Starting Over –
I was speaking with a friend this week who struggles with anger. We were trying to figure out how to take a breath before responding to a situation or a person who triggers his angry responses. We talked about tricks and tips to get him to breathe in fully and exhale before whatever words were forming on his tongue. I told him; “At that moment think, see with your mind what the consequences of your words are going to be.” It’s the discipline of ‘the space in between.’ The greater the space in between the stimuli and the response the better. Take time to think, to breathe, there is healing, understanding, awareness, and acceptance in that moment. Use it.”
With each breath is a new beginning, a starting over, an opportunity to live and give life.
Today I had the privilege and duty to be a part of the memorial service for my father. It’s been surreal the last few days. So many errands to run, items to check off on a list, places to go, people to see. There’s been a sense of urgency, a nervous energy, a controlled chaos, riding a wave of sorrow and speed. Because of the hectic pace of the last several days, I stood on the stage behind the pulpit at the service this afternoon with no notes, and no structure to the stories and experiences I wanted to share.
Words, they’ve flooded my mind and soul since Dad passed. Words from family and friends who care and are sorry for our loss. Words that go into an obituary, on a card for flowers, in a service program and used in phone calls, emails, and texts. So many words used to describe the love a family has for one who is, was, the central fixed, point.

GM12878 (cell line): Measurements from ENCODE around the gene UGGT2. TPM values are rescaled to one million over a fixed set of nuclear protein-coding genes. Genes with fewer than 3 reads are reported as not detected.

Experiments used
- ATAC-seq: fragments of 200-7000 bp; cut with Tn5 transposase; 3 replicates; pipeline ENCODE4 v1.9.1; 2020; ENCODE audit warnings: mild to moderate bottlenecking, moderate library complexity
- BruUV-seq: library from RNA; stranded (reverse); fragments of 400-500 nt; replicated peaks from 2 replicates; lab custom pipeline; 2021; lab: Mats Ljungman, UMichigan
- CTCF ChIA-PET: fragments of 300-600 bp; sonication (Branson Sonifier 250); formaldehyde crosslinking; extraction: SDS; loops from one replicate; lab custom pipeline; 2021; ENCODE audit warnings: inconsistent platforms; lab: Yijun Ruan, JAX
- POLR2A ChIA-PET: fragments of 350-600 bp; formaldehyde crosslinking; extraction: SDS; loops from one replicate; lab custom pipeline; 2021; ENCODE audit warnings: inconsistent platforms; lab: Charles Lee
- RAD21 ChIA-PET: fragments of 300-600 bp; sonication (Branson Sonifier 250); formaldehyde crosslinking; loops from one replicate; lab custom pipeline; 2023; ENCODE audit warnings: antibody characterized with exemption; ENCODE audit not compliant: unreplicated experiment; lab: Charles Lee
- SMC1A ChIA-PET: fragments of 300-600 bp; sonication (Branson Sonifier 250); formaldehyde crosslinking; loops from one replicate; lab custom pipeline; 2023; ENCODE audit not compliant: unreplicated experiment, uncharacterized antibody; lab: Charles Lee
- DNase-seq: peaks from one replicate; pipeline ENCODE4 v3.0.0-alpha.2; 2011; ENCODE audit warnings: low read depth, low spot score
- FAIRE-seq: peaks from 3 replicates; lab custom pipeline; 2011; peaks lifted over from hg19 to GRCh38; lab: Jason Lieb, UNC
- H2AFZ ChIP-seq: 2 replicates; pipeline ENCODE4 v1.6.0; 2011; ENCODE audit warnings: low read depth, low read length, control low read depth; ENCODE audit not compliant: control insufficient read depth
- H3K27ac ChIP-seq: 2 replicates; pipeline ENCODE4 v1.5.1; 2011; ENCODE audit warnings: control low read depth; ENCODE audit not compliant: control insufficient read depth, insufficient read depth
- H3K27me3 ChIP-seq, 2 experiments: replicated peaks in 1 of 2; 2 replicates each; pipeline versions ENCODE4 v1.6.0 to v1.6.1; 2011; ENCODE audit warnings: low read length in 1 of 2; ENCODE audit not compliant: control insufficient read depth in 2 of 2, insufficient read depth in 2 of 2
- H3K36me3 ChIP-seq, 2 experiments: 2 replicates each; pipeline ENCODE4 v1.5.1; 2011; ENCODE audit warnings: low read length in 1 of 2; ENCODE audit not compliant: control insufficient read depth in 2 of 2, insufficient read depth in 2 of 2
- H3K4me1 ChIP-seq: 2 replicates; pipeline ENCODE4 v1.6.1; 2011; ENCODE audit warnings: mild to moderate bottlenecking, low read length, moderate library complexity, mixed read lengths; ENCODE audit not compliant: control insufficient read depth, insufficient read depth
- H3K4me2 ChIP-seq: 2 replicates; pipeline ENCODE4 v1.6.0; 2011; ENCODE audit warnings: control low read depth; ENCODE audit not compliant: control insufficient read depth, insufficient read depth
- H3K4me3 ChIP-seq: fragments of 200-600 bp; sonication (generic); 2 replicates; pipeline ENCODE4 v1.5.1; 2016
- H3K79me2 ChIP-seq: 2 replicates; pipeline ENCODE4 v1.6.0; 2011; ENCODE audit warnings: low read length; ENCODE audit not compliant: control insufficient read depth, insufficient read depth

Now, standing behind the pulpit at the memorial service today, I had no notes, no words written, no solid ideas, memories swarming in my head but none coming in for a landing. How do you choose the right words to convey the meaning of a life which impacted many people? In the pantheon of phrases, how do you pick out those which will express the purpose of a life lived well?
A deep breath, a small prayer, and … share my heart, open my lips, loosen my tongue and let the words come. No, they will not be adequate. No, they will not be perfect. Yes, there will be second-guessing and memories that are forgotten to be shared.
Words. They are not, and cannot contain the heart’s cry of longing and loneliness or succinctly express the fondness, the love, the good of being apart from a person you love. This is okay. Living, being, existing, is more than words, deeper than condolences, greater than expressions of sympathy and sadness.
Living should be beyond our ability to communicate it easily if it is done well.
This morning I burnt my tongue. I drank too much coffee, too fast and am paying the price. I’ve scalded my tongue before and it hurts, every time. I don’t like the pain or the sensation when I rub it against the roof of my mouth. There are treatments I could try to dull the discomfort but, from experience, time is the greatest healer.
As I’ve dealt with my injury this morning I’ve reflected on both the damage a tongue can receive and deliver. What if hot beverages and spicy foods weren’t the only ways to harm our tongues? What would happen if our tongues were burnt when we used words that were too hot, highly charged, and injured another? What if our speech inflicted wounds upon us when they did to our brothers and sisters? How much more careful might we be with careless, rushed, rude, insulting, judgmental language if we too felt the pain our words can cause?